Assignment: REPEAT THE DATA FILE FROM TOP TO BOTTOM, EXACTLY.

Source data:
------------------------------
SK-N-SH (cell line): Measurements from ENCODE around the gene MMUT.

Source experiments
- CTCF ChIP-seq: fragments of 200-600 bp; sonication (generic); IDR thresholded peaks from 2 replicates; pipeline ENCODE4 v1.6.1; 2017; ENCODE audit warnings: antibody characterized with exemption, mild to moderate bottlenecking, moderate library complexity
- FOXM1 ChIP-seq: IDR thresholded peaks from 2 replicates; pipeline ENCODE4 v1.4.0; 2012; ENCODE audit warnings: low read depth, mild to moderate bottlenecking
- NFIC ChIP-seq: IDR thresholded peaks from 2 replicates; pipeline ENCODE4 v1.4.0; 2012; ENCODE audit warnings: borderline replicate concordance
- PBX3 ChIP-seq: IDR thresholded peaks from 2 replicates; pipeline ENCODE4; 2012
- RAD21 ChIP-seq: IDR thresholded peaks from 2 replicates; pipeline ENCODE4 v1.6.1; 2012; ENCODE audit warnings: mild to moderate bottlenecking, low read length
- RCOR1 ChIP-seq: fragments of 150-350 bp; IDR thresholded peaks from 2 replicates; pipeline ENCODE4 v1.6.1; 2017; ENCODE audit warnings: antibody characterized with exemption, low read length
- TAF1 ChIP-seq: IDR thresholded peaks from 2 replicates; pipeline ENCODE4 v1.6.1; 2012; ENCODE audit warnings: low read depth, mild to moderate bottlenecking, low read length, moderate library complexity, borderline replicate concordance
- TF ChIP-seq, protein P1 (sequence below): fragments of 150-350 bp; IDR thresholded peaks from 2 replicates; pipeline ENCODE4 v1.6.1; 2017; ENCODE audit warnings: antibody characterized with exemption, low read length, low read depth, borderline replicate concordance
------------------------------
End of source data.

SK-N-SH (cell line): Measurements from ENCODE around the gene MMUT.

Source experiments
- CTCF ChIP-seq: fragments of 200-600 bp; sonication (generic); IDR thresholded peaks from 2 replicates; pipeline ENCODE4 v1.6.1; 2017; ENCODE audit warnings: antibody characterized with exemption, mild to moderate bottlenecking, moderate library complexity
- FOXM1 ChIP-seq: IDR thresholded peaks from 2 replicates; pipeline ENCODE4 v1.4.0; 2012; ENCODE audit warnings: low read depth, mild to moderate bottlenecking
- NFIC ChIP-seq: IDR thresholded peaks from 2 replicates; pipeline ENCODE4 v1.4.0; 2012; ENCODE audit warnings: borderline replicate concordance
- PBX3 ChIP-seq: IDR thresholded peaks from 2 replicates; pipeline ENCODE4; 2012
- RAD21 ChIP-seq: IDR thresholded peaks from 2 replicates; pipeline ENCODE4 v1.6.1; 2012; ENCODE audit warnings: mild to moderate bottlenecking, low read length
- RCOR1 ChIP-seq: fragments of 150-350 bp; IDR thresholded peaks from 2 replicates; pipeline ENCODE4 v1.6.1; 2017; ENCODE audit warnings: antibody characterized with exemption, low read length
- TAF1 ChIP-seq: IDR thresholded peaks from 2 replicates; pipeline ENCODE4 v1.6.1; 2012; ENCODE audit warnings: low read depth, mild to moderate bottlenecking, low read length, moderate library complexity, borderline replicate concordance
- TF ChIP-seq, protein P1 (sequence below): fragments of 150-350 bp; IDR thresholded peaks from 2 replicates; pipeline ENCODE4 v1.6.1; 2017; ENCODE audit warnings: antibody characterized with exemption, low read length, low read depth, borderline replicate concordance